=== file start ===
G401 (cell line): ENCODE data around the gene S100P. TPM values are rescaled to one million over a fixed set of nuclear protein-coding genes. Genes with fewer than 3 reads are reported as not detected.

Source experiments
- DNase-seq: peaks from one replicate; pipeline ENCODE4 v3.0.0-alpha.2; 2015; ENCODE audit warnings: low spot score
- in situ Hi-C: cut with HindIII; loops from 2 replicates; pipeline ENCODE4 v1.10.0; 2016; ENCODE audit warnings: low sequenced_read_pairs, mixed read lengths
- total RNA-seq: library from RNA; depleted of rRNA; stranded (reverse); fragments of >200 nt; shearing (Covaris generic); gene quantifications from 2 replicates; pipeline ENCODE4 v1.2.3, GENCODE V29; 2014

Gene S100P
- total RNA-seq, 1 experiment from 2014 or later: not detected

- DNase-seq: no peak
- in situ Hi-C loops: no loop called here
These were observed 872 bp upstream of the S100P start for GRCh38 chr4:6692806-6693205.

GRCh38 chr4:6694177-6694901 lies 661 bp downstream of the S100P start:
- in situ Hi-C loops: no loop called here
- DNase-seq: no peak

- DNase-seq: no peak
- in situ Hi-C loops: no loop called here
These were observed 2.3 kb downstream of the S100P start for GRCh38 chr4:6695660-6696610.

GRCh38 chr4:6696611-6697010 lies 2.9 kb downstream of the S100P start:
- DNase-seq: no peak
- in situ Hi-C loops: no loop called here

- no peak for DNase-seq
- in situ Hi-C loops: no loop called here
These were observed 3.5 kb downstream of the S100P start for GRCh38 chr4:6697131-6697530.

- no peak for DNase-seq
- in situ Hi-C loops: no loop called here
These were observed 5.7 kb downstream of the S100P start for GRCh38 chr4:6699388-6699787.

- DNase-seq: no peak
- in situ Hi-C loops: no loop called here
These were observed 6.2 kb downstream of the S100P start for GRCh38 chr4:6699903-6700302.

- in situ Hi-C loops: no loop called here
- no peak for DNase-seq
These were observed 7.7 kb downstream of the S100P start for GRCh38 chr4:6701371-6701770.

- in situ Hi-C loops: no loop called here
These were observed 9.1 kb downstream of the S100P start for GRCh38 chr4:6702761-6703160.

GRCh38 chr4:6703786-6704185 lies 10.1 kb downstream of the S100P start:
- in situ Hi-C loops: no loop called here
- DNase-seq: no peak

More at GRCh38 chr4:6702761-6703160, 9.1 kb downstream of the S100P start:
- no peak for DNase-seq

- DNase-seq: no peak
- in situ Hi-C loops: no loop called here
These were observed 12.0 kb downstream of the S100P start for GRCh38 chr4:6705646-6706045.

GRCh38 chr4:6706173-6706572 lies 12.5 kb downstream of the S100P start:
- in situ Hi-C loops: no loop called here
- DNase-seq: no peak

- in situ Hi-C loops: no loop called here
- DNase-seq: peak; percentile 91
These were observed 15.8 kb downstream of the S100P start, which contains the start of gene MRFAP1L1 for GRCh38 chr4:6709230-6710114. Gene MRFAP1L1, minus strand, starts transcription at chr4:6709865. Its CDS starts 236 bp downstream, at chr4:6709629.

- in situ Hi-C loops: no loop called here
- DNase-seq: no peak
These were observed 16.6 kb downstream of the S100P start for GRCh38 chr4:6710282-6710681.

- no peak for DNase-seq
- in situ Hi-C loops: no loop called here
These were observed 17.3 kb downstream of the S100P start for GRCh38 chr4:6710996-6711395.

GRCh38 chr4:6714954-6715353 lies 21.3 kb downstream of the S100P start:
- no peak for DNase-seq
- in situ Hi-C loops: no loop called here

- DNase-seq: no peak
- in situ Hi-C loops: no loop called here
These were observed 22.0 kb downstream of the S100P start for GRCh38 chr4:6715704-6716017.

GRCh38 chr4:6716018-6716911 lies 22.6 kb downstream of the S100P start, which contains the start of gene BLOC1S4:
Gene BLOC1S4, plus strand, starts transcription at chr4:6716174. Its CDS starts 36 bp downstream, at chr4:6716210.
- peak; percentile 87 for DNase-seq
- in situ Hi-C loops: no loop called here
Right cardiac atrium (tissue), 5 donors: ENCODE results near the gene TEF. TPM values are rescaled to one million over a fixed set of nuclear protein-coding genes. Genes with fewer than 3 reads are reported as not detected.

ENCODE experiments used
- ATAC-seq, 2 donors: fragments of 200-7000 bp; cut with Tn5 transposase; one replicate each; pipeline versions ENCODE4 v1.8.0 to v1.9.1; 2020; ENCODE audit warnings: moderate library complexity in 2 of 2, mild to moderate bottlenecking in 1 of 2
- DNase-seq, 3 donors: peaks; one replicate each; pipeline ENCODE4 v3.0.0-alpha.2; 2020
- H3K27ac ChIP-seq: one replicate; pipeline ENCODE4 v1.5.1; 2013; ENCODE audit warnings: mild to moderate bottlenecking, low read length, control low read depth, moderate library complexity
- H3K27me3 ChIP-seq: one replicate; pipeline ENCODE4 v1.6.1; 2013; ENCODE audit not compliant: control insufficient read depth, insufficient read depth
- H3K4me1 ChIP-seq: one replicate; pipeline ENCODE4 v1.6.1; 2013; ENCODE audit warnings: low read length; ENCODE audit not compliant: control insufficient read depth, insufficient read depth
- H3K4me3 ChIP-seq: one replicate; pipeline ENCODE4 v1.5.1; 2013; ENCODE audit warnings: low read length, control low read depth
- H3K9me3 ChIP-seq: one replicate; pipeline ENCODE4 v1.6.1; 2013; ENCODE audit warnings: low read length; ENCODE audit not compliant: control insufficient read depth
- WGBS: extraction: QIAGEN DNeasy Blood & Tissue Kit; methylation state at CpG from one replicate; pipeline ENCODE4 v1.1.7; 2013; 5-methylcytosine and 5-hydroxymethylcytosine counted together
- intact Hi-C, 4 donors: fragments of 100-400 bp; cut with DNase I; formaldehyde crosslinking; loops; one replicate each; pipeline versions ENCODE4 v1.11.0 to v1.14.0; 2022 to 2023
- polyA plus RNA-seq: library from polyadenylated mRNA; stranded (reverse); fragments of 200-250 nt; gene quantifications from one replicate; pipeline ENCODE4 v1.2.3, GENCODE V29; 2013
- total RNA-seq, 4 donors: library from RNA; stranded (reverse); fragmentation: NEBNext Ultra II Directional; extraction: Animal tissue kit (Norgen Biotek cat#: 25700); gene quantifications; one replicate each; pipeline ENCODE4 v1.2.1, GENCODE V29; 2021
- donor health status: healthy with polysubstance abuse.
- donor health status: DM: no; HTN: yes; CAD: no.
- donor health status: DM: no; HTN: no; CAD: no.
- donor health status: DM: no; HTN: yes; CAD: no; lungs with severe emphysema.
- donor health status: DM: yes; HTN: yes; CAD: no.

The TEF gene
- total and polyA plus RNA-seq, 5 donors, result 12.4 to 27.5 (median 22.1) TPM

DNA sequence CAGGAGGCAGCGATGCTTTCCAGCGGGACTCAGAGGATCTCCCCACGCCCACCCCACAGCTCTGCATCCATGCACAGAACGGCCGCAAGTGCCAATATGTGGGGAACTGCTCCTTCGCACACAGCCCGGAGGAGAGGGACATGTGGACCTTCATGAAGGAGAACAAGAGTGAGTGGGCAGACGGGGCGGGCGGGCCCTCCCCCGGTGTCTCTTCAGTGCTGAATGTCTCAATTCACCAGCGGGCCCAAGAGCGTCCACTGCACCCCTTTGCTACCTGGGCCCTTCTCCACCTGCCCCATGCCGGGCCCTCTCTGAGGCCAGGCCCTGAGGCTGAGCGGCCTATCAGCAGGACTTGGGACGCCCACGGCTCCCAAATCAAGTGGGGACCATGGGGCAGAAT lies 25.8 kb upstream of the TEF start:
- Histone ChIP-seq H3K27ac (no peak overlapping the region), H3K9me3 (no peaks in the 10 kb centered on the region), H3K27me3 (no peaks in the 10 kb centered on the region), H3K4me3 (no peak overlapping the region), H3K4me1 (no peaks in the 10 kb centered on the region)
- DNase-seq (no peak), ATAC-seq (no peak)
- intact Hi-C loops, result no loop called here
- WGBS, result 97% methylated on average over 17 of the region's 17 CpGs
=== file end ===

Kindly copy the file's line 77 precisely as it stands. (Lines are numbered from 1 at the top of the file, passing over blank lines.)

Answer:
- donor health status: healthy with polysubstance abuse.